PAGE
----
The Minister of Natural Resources, Stanislas Kamanzi, rates the mining sector as having been the most prosperous industry in 2011, by emerging from near obscurity to become one of the country’s principle export earners.
Mining earned approximately $150 million, falling behind the tourism sector which was the top revenue earner in 2011, fetching over $200 million.
However, according to Kamanzi, it was not only the revenue collected but the several reforms and other developments undertaken, mainly in the year 2011, that streamlined the sector to make it the best improved in the country.
“Interest in investing in this sector by domestic and foreign companies has grown radically; moreover, we have been able to successfully implement a mineral traceability system, making Rwanda the only country in the region that has achieved that feat,” Kamanzi said in an interview.
In the first three quarters of 2011, over 6.2 million kilograms of minerals, especially those used in the manufacture of electric gadgets like mobile phone handsets and videogames, were exported.
Kamanzi stated that research in new minerals like gold also made encouraging strides and the sector was boosted further by explorations that discovered over 20 new mineral-rich sites across the country.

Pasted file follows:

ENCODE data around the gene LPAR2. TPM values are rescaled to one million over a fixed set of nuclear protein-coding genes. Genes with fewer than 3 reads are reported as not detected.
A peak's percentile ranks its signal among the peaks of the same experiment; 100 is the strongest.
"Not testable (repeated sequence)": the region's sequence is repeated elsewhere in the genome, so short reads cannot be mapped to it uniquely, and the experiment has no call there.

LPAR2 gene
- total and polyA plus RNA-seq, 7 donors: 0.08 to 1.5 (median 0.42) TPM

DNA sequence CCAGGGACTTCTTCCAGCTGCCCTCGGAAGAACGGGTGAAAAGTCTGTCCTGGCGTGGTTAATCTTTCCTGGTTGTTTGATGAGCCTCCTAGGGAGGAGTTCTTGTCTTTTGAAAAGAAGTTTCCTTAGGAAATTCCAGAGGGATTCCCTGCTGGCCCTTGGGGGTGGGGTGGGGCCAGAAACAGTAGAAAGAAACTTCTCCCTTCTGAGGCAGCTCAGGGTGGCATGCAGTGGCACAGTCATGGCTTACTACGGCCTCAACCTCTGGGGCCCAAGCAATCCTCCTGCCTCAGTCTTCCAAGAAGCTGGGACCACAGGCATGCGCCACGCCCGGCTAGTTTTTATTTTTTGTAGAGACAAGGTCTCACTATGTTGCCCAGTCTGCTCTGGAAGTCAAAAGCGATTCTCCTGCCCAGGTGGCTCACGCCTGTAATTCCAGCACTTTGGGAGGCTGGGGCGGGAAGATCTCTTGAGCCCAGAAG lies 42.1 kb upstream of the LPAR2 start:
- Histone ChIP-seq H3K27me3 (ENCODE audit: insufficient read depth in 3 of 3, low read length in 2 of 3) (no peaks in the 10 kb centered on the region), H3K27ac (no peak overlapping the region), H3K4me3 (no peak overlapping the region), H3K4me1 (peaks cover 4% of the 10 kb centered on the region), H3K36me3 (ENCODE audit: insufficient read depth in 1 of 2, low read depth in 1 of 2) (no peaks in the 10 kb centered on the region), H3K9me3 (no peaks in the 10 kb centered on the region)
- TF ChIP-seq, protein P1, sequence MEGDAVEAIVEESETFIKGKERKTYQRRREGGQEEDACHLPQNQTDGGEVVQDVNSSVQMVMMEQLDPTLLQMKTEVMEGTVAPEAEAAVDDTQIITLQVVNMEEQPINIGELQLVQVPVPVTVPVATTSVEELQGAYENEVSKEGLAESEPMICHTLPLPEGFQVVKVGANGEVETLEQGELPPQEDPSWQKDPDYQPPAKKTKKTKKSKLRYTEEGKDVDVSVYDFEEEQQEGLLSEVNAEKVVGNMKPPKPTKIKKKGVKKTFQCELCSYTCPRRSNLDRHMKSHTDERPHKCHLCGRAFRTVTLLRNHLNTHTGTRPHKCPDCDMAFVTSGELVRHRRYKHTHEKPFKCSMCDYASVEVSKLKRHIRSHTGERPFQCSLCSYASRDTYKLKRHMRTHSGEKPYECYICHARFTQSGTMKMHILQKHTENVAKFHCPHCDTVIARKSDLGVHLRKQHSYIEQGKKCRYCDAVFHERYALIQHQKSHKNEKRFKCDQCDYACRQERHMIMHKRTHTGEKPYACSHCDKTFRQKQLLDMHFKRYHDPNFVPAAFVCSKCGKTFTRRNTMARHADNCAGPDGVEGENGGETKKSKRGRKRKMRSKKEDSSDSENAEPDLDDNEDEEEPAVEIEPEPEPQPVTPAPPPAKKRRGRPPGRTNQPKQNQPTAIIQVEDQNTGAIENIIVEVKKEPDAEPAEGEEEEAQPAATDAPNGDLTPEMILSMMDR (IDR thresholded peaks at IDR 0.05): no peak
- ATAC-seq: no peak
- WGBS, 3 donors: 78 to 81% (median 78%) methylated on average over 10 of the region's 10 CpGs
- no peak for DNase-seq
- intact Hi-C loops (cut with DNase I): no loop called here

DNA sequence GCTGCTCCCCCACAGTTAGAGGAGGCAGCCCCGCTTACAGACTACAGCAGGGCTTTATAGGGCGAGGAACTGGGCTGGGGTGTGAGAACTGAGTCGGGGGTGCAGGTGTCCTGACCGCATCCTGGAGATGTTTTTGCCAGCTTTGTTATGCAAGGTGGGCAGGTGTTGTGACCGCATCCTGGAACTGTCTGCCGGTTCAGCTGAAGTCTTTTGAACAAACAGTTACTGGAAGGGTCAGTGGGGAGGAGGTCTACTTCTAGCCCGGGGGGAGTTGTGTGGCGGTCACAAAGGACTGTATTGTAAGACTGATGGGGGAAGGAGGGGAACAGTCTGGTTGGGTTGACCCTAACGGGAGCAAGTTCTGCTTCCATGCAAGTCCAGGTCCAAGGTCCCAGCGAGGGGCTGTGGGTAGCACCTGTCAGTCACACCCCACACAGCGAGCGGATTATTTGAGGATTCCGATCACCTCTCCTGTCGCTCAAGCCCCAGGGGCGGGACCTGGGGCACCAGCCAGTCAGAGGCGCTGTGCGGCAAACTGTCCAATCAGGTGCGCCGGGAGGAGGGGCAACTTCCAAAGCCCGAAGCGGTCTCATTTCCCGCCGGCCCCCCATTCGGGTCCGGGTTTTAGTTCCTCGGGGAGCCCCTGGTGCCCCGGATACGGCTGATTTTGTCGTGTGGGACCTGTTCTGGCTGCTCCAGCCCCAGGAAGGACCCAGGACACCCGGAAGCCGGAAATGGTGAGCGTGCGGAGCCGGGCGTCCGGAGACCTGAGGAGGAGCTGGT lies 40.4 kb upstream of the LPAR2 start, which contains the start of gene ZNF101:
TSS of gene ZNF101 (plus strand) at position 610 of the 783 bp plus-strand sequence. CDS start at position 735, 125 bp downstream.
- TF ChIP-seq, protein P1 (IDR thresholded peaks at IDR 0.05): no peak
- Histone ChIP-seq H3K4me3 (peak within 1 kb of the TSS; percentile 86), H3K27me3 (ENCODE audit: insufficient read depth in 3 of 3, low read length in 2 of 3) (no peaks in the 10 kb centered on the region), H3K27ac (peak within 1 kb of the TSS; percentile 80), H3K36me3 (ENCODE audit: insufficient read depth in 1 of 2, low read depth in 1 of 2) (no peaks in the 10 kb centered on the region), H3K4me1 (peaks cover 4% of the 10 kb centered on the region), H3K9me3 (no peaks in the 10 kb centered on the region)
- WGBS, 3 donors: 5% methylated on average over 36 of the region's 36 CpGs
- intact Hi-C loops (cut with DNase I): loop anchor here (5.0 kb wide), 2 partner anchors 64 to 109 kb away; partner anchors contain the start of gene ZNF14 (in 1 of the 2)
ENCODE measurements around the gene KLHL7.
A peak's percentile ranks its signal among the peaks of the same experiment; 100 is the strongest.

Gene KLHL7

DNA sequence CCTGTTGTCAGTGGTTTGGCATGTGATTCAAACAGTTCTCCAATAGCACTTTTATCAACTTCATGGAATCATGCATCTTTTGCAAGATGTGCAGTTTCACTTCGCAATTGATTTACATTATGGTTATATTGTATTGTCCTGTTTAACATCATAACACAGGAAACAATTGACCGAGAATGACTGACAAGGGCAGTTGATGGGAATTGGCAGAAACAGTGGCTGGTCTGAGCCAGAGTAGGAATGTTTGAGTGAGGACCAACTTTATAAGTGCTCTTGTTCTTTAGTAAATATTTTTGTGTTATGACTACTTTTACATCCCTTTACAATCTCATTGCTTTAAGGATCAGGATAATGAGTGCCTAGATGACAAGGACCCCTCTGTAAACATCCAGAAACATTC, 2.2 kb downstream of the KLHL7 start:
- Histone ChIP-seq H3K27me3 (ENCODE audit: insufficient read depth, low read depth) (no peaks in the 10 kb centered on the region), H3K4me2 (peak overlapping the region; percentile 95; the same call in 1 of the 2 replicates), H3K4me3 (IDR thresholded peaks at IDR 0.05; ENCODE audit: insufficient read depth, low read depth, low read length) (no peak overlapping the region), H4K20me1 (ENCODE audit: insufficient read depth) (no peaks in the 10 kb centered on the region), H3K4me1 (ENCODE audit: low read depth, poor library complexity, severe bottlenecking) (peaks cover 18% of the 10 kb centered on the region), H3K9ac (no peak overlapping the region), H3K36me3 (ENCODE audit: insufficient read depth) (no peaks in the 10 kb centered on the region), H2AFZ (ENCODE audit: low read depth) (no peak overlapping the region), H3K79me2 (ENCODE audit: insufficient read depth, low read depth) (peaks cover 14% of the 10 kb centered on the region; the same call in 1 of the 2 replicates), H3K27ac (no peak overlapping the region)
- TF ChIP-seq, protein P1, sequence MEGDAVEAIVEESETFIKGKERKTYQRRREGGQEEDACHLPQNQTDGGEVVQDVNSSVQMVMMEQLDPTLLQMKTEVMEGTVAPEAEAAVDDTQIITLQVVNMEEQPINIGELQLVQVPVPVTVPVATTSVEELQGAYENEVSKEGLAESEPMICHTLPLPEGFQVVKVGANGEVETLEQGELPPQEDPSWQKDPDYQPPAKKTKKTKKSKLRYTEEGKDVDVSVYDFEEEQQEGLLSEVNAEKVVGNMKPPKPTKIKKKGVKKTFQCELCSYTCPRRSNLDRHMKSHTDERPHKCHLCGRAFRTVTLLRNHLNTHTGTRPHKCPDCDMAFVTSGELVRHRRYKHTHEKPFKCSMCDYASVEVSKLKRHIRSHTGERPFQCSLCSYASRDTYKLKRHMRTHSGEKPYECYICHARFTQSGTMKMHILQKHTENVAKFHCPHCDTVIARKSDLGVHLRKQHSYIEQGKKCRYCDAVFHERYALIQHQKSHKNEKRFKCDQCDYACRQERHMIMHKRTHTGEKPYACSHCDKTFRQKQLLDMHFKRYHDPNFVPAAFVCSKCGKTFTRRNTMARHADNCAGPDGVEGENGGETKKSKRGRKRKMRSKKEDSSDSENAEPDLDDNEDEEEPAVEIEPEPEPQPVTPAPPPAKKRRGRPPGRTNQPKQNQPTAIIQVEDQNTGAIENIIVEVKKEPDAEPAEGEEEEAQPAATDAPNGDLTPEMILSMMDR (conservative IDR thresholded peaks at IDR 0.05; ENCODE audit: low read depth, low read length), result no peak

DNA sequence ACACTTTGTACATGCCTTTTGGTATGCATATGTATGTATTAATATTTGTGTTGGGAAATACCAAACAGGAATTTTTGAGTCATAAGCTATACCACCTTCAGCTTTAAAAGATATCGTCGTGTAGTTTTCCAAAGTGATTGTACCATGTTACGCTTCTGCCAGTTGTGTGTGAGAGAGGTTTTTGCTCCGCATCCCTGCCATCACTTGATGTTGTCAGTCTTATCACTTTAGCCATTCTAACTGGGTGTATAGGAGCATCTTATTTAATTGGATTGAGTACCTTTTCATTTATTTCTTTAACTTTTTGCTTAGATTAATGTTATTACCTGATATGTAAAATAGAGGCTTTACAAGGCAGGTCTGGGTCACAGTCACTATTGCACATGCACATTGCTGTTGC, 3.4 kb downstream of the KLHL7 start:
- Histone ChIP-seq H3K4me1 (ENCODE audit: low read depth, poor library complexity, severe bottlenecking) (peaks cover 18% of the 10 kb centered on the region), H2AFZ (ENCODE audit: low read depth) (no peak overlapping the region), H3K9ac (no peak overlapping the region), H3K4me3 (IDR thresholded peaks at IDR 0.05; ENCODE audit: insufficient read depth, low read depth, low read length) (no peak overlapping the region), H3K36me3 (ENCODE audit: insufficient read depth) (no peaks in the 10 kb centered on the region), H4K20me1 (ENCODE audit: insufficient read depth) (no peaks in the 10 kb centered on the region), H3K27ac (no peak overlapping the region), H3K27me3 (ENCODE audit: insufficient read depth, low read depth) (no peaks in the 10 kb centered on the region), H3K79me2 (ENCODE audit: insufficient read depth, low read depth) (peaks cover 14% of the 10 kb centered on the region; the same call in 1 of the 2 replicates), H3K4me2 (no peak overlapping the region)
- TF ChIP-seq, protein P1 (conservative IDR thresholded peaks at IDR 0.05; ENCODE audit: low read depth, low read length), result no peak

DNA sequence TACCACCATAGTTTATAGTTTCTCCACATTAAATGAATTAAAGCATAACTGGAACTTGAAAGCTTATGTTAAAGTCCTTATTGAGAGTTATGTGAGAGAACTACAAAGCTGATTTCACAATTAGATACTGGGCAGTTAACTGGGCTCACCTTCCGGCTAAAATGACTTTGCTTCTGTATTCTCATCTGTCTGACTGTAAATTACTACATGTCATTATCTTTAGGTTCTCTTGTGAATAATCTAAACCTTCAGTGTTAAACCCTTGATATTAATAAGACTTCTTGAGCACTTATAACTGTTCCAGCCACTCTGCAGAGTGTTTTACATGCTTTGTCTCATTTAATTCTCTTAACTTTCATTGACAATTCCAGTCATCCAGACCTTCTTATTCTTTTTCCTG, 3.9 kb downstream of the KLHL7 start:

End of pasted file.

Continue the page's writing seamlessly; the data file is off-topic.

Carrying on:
“We are currently finalizing a comprehensive appraisal of the sector aimed at making it even more vibrant to contribute to the social economic transformation of Rwanda. We are poised to invest more in research and attract more investors who are willing to uphold environment friendly mining practices by using modern technology”.
He however lamented practices by mining companies that failed to respect their contractual obligations aimed at improving research and modernizing the sector, adding that this will be one of the main focus in 2012.
“Mining has been one of the major causes of the degradation of the environment, mainly due to poor mining techniques. Incidences of unregulated mining activities have been observed in various parts of the country, but we are going to ensure that regulations are strictly followed,” Kamanzi said.
Several irregularities had been reported, mainly in Kayonza District, where among other allegations, mining firms in the area were accused of operating in a disorderly manner and lacked protective gear for workers.
However, according to John Mugabo, the Mayor, mining companies in the area had put their act together to streamline their operations.
“There was an issue of poor mining practices, but we held a meeting with stakeholders from various mining companies that operate here. They agreed to work in an association and hold each other accountable for their practices and ensure that the miners are given protective gear,” Mugabo said.
Mining companies said most of the recommendations and guidelines provided by the ministry and district leaderships were being followed.
“One of our mines in Nyatubindi had been ordered to close in order to implement environmental guidelines. We have now implemented everything that the minister told us and all our mines are operating smoothly,” said Prof. Prosper Nkanika, the Chief Geologist of Natural Resources Development, a prominent mining firm, told The New Times.Follow https://twitter.com/RushAfrican